Three years ago, Alain Arnaudet arrived in Phnom Penh to run the French cultural center, which he soon came to see as the biggest and most active cultural center in the country.
“This may give us some rights, but it especially gives us responsibilities, including not behaving self-importantly or arrogantly…towards the smaller cultural organizations in the country which are doing tremendous work every day and on a long-term basis,” he said.
Mr Arnaudet, who is to leave the center at the end of the month, made it one of his priorities to work with as many cultural organizations as possible to make the most of the limited resources available in the arts sector here.
During his term as the center’s director, he has overseen unprecedented collaboration between different arts organizations and the number and scope of cultural events at the cultural center have grown in all art forms, from shadow-puppet performances to video art installations.
In the case of Phnom Penh Photo—now an annual, citywide festival involving more than 30 photography exhibitions—it was Mr Arnaudet who in 2008 took the initiative of contacting arts groups and private exhibition locations to enroll them into the project, he said.
With other projects, like Architecture Month, held each September since 2008, it was Dana Langois of JavaArts and Java Cafe who took the initiative and Mr Arnaudet who joined in. “I’m always ready to embark on an adventure when I believe it’s a good one,” the 44-year-old director said.
This notion of collaboration has also extended to putting artists in touch with each other, as Meas Sokhorn’s current exhibition at the center demonstrates, Mr Arnaudet said.
One of the center’s priorities has been to support the development of contemporary arts, he said. So when Mr Sokhorn approached him about doing a street project on garbage in Phnom Penh, they agreed to turn this into a show, and to add video to bring the notion of street event into the exhibition hall.
Since the French cultural center was supporting a video-creation workshop at the Royal University of Fine Arts, Mr Arnaudet put the sculptor in touch with the workshop students. Mr Sokhorn explained what he needed and the students filmed it for him. The result is the exhibition “Trash-Fix,” a vast installation including empty water bottles, a bicycle cart filled with rubbish and hanging from the ceiling as well as three different video segments.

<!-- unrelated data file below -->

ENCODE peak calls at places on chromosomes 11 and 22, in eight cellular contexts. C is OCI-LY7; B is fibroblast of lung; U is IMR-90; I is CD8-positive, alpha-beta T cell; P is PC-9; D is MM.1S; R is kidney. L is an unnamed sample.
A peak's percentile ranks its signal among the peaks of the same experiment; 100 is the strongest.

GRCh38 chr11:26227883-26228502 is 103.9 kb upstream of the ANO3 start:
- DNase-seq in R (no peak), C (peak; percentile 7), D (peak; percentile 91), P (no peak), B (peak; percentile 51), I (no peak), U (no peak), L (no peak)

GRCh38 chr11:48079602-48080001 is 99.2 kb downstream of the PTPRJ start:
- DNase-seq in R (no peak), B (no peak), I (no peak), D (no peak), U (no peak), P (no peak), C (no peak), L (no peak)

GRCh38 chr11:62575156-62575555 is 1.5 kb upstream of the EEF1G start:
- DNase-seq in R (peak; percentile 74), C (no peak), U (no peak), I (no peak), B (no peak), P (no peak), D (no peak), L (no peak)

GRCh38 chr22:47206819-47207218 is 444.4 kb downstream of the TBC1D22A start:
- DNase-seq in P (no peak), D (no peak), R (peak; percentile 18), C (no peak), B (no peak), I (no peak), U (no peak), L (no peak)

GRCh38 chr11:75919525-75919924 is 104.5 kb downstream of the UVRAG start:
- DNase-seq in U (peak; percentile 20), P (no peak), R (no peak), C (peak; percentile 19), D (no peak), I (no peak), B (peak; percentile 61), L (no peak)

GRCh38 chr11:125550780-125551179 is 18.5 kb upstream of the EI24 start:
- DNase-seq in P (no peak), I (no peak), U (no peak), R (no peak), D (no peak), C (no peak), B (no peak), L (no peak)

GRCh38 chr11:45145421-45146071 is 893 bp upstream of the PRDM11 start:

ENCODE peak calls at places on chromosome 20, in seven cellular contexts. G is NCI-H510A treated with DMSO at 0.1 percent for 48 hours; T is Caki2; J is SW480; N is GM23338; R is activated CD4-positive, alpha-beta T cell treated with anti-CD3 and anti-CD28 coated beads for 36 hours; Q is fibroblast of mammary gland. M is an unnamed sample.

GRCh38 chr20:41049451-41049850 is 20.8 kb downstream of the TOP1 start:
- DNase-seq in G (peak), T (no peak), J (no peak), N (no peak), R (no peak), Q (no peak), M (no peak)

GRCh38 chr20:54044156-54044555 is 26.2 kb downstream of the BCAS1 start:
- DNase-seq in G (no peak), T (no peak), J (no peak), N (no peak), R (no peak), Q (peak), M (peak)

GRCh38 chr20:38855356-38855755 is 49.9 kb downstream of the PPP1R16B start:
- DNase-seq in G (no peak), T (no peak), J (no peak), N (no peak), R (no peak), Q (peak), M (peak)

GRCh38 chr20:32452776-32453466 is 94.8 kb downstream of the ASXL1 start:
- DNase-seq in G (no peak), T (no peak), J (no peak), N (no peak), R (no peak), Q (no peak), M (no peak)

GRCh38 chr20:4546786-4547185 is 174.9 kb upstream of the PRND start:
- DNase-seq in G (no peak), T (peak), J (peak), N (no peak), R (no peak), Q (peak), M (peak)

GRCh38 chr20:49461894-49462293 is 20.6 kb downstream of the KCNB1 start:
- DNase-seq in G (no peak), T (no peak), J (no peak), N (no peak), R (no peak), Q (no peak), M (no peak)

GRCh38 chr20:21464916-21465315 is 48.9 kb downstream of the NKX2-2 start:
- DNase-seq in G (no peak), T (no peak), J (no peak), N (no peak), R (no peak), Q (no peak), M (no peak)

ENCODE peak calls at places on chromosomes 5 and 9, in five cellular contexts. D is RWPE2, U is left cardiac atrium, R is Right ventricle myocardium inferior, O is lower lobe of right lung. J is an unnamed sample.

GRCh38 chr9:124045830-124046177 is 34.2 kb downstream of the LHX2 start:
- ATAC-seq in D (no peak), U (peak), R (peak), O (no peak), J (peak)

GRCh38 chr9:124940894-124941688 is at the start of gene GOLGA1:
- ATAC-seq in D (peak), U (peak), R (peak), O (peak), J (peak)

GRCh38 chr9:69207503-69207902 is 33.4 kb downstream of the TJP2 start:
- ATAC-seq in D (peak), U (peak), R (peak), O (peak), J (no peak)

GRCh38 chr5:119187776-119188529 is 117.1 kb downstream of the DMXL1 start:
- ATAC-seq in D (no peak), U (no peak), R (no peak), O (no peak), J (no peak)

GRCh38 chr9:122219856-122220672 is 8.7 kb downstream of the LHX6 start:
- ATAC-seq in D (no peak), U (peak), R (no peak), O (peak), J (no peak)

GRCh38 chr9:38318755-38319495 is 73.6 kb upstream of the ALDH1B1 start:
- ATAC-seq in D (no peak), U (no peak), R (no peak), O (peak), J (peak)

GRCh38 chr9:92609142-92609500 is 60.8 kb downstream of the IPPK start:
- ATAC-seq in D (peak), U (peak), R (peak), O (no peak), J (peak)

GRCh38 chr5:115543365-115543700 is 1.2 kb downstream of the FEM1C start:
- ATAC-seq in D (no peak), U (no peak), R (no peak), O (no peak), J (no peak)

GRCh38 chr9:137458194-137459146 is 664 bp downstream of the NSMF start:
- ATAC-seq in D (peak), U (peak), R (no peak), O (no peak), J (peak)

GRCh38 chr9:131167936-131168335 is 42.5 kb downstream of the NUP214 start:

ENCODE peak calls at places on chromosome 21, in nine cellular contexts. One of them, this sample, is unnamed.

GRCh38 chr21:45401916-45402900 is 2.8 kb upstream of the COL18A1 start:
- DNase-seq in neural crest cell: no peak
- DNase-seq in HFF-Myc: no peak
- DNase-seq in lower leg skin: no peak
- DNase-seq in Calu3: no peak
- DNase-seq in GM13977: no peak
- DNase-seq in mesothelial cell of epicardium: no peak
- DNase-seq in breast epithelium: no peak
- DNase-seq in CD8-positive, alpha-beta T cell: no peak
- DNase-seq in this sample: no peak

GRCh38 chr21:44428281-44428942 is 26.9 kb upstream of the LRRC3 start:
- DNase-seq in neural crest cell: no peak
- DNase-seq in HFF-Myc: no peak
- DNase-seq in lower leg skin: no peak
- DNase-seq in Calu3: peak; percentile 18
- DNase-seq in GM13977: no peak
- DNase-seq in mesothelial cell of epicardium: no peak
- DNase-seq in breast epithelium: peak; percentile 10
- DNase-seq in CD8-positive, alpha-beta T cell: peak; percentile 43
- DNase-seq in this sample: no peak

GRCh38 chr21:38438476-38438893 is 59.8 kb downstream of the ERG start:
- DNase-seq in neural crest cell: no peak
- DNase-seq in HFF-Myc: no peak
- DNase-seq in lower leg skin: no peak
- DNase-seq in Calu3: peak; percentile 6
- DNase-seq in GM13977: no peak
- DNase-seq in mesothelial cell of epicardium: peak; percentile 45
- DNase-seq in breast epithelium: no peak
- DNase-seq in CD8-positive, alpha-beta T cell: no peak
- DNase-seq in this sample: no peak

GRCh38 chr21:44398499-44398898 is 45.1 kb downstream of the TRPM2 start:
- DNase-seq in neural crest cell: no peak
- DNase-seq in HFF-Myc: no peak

“This installation would be hard to sell. But on the other hand, it speaks of Cambodia,” Mr Arnaudet said. “It also speaks […] of a wish to say things about the world today and with today’s tools.”
Mr Arnaudet, who had previously managed a major photo festival in France, came to Cambodia from Brazil, where he ran a cultural center of the Alliance Francaise—an organization supported by the French government, unlike the French cultural center, which is directly under the authority of the French Embassy in Phnom Penh. He will return to France in September, where he is working on a few projects.
Looking back on his three years in the country, Mr Arnaudet said that nothing would have happened without the enthusiasm of the center’s French and Cambodian team and of Cambodian artists who are eager to develop contemporary forms.
“What I hope is that this move towards the contemporary in all its forms…continues to involve everyone and that no one takes the hazardous path of opposing tradition and the contemporary,” Mr Arnaudet said. “I believe that it is both tradition and contemporary works that make a country real.”